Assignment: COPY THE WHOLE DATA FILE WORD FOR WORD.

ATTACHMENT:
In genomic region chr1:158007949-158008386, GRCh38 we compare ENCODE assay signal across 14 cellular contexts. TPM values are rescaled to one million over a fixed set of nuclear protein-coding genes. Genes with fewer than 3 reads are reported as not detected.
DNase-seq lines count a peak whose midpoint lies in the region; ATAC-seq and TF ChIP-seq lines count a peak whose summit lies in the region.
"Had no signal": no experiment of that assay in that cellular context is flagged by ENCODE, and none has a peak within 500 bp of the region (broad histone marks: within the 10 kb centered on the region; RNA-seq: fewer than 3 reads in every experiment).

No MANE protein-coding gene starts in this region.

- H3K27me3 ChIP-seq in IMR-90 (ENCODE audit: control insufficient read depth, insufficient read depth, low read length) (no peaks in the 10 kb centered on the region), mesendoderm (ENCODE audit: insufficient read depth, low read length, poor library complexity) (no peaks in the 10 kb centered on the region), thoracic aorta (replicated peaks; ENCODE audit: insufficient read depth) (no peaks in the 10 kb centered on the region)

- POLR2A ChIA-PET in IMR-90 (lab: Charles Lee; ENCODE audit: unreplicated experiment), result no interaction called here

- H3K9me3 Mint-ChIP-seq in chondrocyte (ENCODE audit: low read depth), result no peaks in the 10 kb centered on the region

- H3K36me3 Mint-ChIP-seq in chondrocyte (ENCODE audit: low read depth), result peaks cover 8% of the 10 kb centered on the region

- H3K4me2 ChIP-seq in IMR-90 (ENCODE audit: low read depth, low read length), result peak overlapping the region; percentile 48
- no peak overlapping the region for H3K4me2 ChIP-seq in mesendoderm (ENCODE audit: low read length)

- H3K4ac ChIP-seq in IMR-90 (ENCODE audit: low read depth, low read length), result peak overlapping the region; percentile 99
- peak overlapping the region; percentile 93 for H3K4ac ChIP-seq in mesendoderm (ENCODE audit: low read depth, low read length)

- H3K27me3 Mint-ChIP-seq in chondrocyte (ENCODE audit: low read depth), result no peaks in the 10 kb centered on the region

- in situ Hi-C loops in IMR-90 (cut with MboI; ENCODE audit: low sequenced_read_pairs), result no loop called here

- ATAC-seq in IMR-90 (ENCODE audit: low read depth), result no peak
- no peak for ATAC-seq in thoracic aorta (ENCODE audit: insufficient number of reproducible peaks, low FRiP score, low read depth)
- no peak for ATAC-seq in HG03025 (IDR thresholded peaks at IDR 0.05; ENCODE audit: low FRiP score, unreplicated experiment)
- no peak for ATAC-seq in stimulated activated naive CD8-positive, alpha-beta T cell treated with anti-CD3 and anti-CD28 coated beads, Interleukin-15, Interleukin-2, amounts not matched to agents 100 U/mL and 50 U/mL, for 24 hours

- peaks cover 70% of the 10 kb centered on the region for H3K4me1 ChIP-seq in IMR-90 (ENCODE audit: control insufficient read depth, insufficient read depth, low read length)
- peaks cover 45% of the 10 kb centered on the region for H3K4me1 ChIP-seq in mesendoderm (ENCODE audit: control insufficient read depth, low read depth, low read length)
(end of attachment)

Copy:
In genomic region chr1:158007949-158008386, GRCh38 we compare ENCODE assay signal across 14 cellular contexts. TPM values are rescaled to one million over a fixed set of nuclear protein-coding genes. Genes with fewer than 3 reads are reported as not detected.
DNase-seq lines count a peak whose midpoint lies in the region; ATAC-seq and TF ChIP-seq lines count a peak whose summit lies in the region.
"Had no signal": no experiment of that assay in that cellular context is flagged by ENCODE, and none has a peak within 500 bp of the region (broad histone marks: within the 10 kb centered on the region; RNA-seq: fewer than 3 reads in every experiment).

No MANE protein-coding gene starts in this region.

- H3K27me3 ChIP-seq in IMR-90 (ENCODE audit: control insufficient read depth, insufficient read depth, low read length) (no peaks in the 10 kb centered on the region), mesendoderm (ENCODE audit: insufficient read depth, low read length, poor library complexity) (no peaks in the 10 kb centered on the region), thoracic aorta (replicated peaks; ENCODE audit: insufficient read depth) (no peaks in the 10 kb centered on the region)

- POLR2A ChIA-PET in IMR-90 (lab: Charles Lee; ENCODE audit: unreplicated experiment), result no interaction called here

- H3K9me3 Mint-ChIP-seq in chondrocyte (ENCODE audit: low read depth), result no peaks in the 10 kb centered on the region

- H3K36me3 Mint-ChIP-seq in chondrocyte (ENCODE audit: low read depth), result peaks cover 8% of the 10 kb centered on the region

- H3K4me2 ChIP-seq in IMR-90 (ENCODE audit: low read depth, low read length), result peak overlapping the region; percentile 48
- no peak overlapping the region for H3K4me2 ChIP-seq in mesendoderm (ENCODE audit: low read length)

- H3K4ac ChIP-seq in IMR-90 (ENCODE audit: low read depth, low read length), result peak overlapping the region; percentile 99
- peak overlapping the region; percentile 93 for H3K4ac ChIP-seq in mesendoderm (ENCODE audit: low read depth, low read length)

- H3K27me3 Mint-ChIP-seq in chondrocyte (ENCODE audit: low read depth), result no peaks in the 10 kb centered on the region

- in situ Hi-C loops in IMR-90 (cut with MboI; ENCODE audit: low sequenced_read_pairs), result no loop called here

- ATAC-seq in IMR-90 (ENCODE audit: low read depth), result no peak
- no peak for ATAC-seq in thoracic aorta (ENCODE audit: insufficient number of reproducible peaks, low FRiP score, low read depth)
- no peak for ATAC-seq in HG03025 (IDR thresholded peaks at IDR 0.05; ENCODE audit: low FRiP score, unreplicated experiment)
- no peak for ATAC-seq in stimulated activated naive CD8-positive, alpha-beta T cell treated with anti-CD3 and anti-CD28 coated beads, Interleukin-15, Interleukin-2, amounts not matched to agents 100 U/mL and 50 U/mL, for 24 hours

- peaks cover 70% of the 10 kb centered on the region for H3K4me1 ChIP-seq in IMR-90 (ENCODE audit: control insufficient read depth, insufficient read depth, low read length)
- peaks cover 45% of the 10 kb centered on the region for H3K4me1 ChIP-seq in mesendoderm (ENCODE audit: control insufficient read depth, low read depth, low read length)